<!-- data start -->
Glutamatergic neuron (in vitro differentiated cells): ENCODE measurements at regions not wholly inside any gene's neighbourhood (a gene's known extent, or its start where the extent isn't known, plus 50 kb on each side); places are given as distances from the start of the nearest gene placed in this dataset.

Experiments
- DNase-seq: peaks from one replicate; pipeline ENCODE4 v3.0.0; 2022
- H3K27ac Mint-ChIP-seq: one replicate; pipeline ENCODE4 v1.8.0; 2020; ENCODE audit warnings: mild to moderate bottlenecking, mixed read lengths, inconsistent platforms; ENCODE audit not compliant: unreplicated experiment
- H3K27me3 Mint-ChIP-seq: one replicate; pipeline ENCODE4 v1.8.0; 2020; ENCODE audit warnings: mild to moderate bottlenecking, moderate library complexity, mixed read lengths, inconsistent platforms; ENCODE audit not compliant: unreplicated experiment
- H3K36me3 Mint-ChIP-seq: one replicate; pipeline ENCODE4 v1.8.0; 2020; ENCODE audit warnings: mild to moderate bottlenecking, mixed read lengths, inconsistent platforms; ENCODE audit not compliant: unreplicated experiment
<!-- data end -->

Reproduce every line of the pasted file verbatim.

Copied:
Glutamatergic neuron (in vitro differentiated cells): ENCODE measurements at regions not wholly inside any gene's neighbourhood (a gene's known extent, or its start where the extent isn't known, plus 50 kb on each side); places are given as distances from the start of the nearest gene placed in this dataset.

Experiments
- DNase-seq: peaks from one replicate; pipeline ENCODE4 v3.0.0; 2022
- H3K27ac Mint-ChIP-seq: one replicate; pipeline ENCODE4 v1.8.0; 2020; ENCODE audit warnings: mild to moderate bottlenecking, mixed read lengths, inconsistent platforms; ENCODE audit not compliant: unreplicated experiment
- H3K27me3 Mint-ChIP-seq: one replicate; pipeline ENCODE4 v1.8.0; 2020; ENCODE audit warnings: mild to moderate bottlenecking, moderate library complexity, mixed read lengths, inconsistent platforms; ENCODE audit not compliant: unreplicated experiment
- H3K36me3 Mint-ChIP-seq: one replicate; pipeline ENCODE4 v1.8.0; 2020; ENCODE audit warnings: mild to moderate bottlenecking, mixed read lengths, inconsistent platforms; ENCODE audit not compliant: unreplicated experiment